For crowded sidewalks, a 3 m.p.h. fast lane
LONDON — Four strands of electric lights hang like rows of imitation pearls between the lampposts on Oxford Street, reflecting the parsimony for which the area's trade association has become famous. In the windows of Selfridges, the street's well-known department store, robotic polar bears skateboard and frolic in a snowstorm.
There are more elegant thoroughfares in the British capital, but Oxford Street is as classless - and crowded - as London gets this time of year.
And there's the rub.
The sidewalks are so cheek-to-jowl with Christmas shoppers that local businesses want to fine lollygagging pedestrians 10 ($15) for dawdling. In the interest of commerce and British decorum, slowpokes on the mile-and-a-half-long street would be ticketed just like speeding drivers.
"In an ideal world there would not be any regulation. But there are too many people and there is too little space," says Rhona Harrison, a spokeswoman for Operation Tugboat, the campaign to segregate the sidewalks.
Oxford Street is visited by more than 9 million tourists each year, and about 60,000 people work in the area. Local merchants have noted that it's so crowded that people move at 1 m.p.h., compared with an estimated average pedestrian speed of 4 m.p.h. Now they want each side of the street divided into two lanes, one with a minimum speed of 3 m.p.h. The street would be patrolled by special marshals with speed cameras.
Anyone caught in the fast lane while reading maps, using a mobile phone, or carrying bulky shopping bags would be liable to an on-the-spot fine. This, presumably, is after they have been pulled over into the slow lane for a reprimand.
The proposal, now under consideration by Westminster City Council, has received enthusiastic support from local residents and workers who say that they experience "pavement rage" at least once a day in the form of angry pushing or shoving.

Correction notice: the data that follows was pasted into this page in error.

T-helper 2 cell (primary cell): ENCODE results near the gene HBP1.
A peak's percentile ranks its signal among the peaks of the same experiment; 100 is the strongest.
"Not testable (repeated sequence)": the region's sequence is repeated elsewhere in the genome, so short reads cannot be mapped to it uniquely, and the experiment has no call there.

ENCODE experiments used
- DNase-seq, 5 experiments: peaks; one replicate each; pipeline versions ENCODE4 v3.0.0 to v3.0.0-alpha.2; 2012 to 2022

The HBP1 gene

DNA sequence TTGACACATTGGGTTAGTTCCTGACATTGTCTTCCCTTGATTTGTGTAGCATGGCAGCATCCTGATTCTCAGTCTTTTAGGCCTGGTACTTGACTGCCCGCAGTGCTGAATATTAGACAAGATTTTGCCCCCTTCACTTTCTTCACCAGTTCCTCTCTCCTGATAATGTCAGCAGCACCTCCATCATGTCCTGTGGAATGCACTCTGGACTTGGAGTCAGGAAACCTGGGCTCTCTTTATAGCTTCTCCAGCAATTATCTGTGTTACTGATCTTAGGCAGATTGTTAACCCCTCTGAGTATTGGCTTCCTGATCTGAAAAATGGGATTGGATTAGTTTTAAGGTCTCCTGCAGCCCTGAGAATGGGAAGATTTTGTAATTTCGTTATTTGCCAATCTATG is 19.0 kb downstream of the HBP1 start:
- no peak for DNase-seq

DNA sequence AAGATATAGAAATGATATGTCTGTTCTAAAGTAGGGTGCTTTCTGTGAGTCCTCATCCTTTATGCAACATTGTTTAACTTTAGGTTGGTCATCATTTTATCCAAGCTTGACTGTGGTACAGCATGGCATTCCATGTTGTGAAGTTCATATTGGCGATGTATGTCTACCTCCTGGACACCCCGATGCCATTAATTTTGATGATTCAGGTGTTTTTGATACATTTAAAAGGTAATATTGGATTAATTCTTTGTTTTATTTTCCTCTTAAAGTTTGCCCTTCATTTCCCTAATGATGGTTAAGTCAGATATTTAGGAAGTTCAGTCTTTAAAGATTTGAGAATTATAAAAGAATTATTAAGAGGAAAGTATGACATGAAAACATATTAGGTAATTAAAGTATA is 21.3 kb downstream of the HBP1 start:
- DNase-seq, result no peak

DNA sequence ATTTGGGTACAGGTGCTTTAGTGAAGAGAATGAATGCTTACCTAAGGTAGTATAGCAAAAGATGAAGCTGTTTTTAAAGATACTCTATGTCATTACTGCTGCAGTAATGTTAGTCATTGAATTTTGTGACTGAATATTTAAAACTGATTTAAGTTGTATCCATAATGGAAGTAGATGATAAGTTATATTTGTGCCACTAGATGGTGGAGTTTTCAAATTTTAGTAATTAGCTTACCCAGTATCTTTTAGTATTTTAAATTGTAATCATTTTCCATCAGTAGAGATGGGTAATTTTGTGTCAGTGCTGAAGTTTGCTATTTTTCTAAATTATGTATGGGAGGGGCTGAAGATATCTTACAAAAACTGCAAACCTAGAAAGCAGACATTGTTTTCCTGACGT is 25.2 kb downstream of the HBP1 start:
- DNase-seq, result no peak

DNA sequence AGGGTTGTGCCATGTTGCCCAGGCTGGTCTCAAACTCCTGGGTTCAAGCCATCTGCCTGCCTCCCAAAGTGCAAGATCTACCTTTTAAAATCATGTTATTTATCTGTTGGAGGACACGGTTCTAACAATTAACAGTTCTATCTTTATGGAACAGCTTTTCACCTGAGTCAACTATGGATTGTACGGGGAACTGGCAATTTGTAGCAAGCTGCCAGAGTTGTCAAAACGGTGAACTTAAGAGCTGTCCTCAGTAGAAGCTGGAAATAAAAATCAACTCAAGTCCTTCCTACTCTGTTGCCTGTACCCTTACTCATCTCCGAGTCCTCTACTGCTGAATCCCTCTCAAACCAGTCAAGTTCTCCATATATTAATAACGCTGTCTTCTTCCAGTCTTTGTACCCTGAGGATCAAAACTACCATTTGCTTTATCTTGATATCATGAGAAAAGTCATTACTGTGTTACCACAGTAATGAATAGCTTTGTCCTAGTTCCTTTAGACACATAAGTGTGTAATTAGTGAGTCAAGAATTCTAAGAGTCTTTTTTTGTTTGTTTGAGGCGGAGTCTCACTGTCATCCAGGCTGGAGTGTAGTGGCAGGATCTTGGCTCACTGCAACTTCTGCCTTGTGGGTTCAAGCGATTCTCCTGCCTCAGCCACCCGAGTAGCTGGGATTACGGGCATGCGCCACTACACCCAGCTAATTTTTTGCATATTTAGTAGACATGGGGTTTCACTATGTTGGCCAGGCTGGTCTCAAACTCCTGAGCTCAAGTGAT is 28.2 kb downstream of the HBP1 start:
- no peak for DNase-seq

In a survey of 510 people who live or work in the area, 89 percent said they had experienced pavement rage at least once. Of these, nearly two-thirds said that they were the victims of aggression, and about a third said that they were perpetrators.
"A fast lane would be jolly good, and I think the slow walkers should be told to get out of it," says interior designer Rita Furzey, a longtime resident of a side street off the main drag. "If you just want to get from A to B, you have to duck and dive all the time. It's horrendous."
The council as yet remains unpersuaded. Louise St. John Howe, chairman of its transportation committee, defends the right of people to walk on the pavement at the speed they choose. "A pedestrian fast lane is an interesting idea, but this specific proposal looks like a recipe for unnecessary red tape. It might help a few, but at the expense of a majority of shoppers," says Ms. St. John Howe.
But Operation Tugboat's Ms. Harrison thinks that people would to use the lanes of their own accord. "We hope the scheme would become self-regulatory, like the Tube [subway] escalators, where people stand to one side," she says.
Another scheme under consideration is one-way pavements. William Egan, a film editor, heartily endorses the plan. He says he faces the daily hardship of negotiating a route through the crowds of window-shoppers currently admiring the Christmas decorations between Oxford Circus and his workplace in nearby Soho.
"It's like this all the year round. People are rude, and you get forced out into the street in front of traffic."
Even if the new proposal is adopted, nobody seems to have worked out how the fines would be collected. Earlier this year Prime Minister Tony Blair said that in the future drunken hooligans might be marched to the nearest ATM and relieved of a 100 fine.
That suggestion caused such widespread derision that nothing more has been heard of it. Meanwhile the Oxford Street challenge continues.
(c) Copyright 2000. The Christian Science Publishing Society